27 March 2018
Panama is the land of contrasts. The Kunas in the San Blas region are indigenous people who inhabit tiny, low-lying islands and rule themselves independent of Panama. Panama City has a skyline of about 100 high-rise buildings and a population of just over 1 million (about the size of Milwaukee). Las Perlas Islands are 40 miles south of Panama City. This rocky island group is mostly uninhabited except for a few fishing villages and some resort areas. It has a remote feel that belies its proximity to Panama City. We did not travel much on land but from the sea (both Caribbean and Pacific) the countryside of Panama is mountainous with some areas reputed to be unexplored. Right through the center of Panama is the famous Panama Canal which transfers 5% of the world's shipping between the Pacific and Atlantic oceans. There is a lot going on in Panama!
Uproar sailed from Colombia to Obaldia, Panama on January 5th . We will leave within the week for Galapagos. We have been here nearly 3 months! Our long stay here was not strictly due to the beauty of Panama and the friendly Panamanians. The canal transit alone takes time to arrange paperwork and schedule. We needed long-stay visas from the Franch Consulate to spend the time we want in French Polynesia, a process that took one month. We had visitors from Milwaukee for the transit and some cruising fun with Glyn and Laura in the San Blas. And we traveled back to Ohio for my father's memorial service. Our last adventure here is in the Las Perlas where we are decompressing from busy Panama City.
Highlights were the beautiful San Blas Islands and the unusual Kuna Yala people. These islands are either densely inhabited with thatched huts or uninhabited with cultivated palm trees for their precious coconuts. The coconut islands are postcard beautiful with sandy beaches. There are hundreds of good anchorages protected by an extensive reef system. We enjoyed this 100 mile stretch of Panama in the company of Skabenga and Mana Kai and a return trip with Glyn and Laura aboard. Snorkeling is especially good in some parts of this island chain.
The canal transit is a right of passage. The canal is a serious operation, efficiently run with massive equipment and huge ships everywhere. But it signaled something more to us, the end of our Caribbean voyage and new adventures in the faraway South Pacific. It feels a bit like walking out on the end of a high, diving board. There is no turning back and one has to travel a long way!
Balboa Yacht Club is at the Pacific end of the Panama Canal, just past Bridge of the Americas. It is a mooring field, half yachts and half supply boats to ferry crew and supplies to the ships. There are no dinghy docks but two efficient tenders work 24/7 and pick up after a call on VHF channel 6. But the water and air are dirty here. Our deck was covered with soot and bottom covered with sludge and growth. Workboat and canal traffic often caused rolling, uncomfortable seas. We were here more than two weeks while traveling back to the US and various other tasks. They do have a very nice open restaurant and bar. We were back to hamburgers and wings.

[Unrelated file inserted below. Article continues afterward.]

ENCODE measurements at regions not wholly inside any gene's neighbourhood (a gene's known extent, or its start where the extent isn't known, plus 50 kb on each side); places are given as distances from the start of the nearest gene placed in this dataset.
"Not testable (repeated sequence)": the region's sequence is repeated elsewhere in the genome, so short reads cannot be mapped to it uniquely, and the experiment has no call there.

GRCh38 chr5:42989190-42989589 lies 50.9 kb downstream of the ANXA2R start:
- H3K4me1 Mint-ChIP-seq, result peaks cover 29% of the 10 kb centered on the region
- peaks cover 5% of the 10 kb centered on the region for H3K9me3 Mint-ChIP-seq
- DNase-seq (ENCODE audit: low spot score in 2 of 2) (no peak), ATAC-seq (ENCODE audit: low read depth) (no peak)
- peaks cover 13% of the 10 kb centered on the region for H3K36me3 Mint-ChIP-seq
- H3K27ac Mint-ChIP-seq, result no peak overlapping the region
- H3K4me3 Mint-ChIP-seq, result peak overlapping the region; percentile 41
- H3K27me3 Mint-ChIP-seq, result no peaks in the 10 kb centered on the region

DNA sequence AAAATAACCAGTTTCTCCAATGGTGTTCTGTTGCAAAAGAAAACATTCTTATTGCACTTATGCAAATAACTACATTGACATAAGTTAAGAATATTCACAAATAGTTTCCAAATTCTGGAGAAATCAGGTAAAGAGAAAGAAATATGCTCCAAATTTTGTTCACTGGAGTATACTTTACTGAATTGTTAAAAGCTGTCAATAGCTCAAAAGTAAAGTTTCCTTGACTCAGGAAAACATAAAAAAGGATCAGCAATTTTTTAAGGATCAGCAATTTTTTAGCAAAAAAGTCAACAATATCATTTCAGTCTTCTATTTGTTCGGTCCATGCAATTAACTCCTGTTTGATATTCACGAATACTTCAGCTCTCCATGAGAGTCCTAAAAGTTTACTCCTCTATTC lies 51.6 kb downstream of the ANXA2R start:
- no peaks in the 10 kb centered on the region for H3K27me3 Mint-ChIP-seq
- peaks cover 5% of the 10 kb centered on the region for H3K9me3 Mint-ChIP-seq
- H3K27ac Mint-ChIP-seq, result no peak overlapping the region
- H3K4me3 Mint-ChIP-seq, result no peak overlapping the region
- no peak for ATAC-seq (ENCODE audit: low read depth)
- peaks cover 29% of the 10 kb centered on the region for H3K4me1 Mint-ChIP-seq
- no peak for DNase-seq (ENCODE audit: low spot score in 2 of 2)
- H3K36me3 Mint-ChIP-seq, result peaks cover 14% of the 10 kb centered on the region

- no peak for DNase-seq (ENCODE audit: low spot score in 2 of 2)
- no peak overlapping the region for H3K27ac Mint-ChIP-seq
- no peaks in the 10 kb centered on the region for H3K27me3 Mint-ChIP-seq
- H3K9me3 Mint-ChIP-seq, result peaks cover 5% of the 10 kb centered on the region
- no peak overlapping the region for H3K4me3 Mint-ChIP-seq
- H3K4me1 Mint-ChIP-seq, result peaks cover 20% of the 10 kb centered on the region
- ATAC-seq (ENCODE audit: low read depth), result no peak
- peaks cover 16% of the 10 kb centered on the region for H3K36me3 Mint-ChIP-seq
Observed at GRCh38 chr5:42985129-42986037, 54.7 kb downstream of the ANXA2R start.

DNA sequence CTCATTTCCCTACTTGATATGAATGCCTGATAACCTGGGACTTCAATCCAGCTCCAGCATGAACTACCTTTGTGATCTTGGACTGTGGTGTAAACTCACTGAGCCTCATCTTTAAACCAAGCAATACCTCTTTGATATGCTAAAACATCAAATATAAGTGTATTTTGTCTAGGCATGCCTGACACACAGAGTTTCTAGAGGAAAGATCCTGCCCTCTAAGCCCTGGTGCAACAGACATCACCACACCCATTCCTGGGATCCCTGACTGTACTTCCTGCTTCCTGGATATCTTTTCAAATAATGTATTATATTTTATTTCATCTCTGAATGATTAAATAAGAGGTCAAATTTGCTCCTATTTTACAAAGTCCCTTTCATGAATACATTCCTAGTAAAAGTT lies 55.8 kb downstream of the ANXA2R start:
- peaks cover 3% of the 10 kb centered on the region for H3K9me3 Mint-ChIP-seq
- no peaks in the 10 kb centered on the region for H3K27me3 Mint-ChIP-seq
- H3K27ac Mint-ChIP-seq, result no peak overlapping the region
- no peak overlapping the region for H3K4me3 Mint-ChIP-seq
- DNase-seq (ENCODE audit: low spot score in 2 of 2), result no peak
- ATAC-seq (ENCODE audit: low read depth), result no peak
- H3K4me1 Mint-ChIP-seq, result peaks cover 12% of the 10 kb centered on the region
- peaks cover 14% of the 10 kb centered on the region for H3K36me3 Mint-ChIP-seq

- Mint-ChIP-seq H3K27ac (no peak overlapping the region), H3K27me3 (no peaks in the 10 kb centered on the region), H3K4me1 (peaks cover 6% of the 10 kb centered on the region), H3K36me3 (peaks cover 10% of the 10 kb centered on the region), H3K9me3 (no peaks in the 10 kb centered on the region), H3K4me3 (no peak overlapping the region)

We gladly left BYC and headed just a few miles to La Playita anchorage. Tailings from digging the canal were dumped along a group of small islands extending south of the canal. This was paved into a beautiful causeway developed with restaurants, marinas, chandleries, and bike rental shops. The water was still rather dirty but not as bad as Balboa. I believe I was the only one in the anchorage who swam daily. Oh, the Pacific is significantly colder than the Caribbean. Glyn and I called the temperature “Lake Michigan warm,” around 73 degrees.
Traveling around Panama City is by taxi. They are everywhere and prices are reasonable. While Colon at the Atlantic side of the canal is a dangerous, run-down place, Panama City sparkles and is quite safe to visit. We especially enjoyed the Old City, buildings dating back to the 1600's, many restored. There are wide squares and parks in the old city. We visited often as the French Consulate was located there. We also availed ourselves of the mega-shopping opportunities. Price Smart is a Panamanian Costco and other grocery stores are as complete as the best in the US. Uproar is sunk another few inches from the supplies we put onboard for the long, Pacific crossings. We could probably live three months or more on just the stores onboard.
Adriano, our favorite taxi driver would take us shopping in his small, Suzuki van. He even took us to a number of shops to buy a new outboard motor. Yes, our old Merc died. I removed a spark plug to see if we had spark. When I pulled the starter rope, seawater squirted out the spark plug hole. I pronounced it dead without further investigation. We bought a new Suzuki 15 hp. It is a two stroke which I have mixed feelings about. But it cost almost half what a four stroke costs and is 35 pounds lighter. We really struggled with getting the Merc on and off the dinghy. Our new motor is now Zukey, named after the famous Zukey Lake Tavern, best pizza on the Huron River chain. Now we just need a ZLT sticker to personalize our motor.
The obvious question about Panama City is “why so many tall buildings for a population of just a million?” The answer is simple, drug money! There are 160 banks in Panama and the Panamanian government doesn't ask a lot of questions. They are there to launder drug money. Some of the skyscrapers are standing empty but the money is in a legitimate investment. I guess it is better than being confiscated by the DEA. Regardless of the source, Panama City is a delightful place and stark contrast to the San Blas islands to the north, Las Perlas islands to the south, and mountainous country east and west.
We expected Panama to provide transportation to the Pacific Ocean but she provided much more.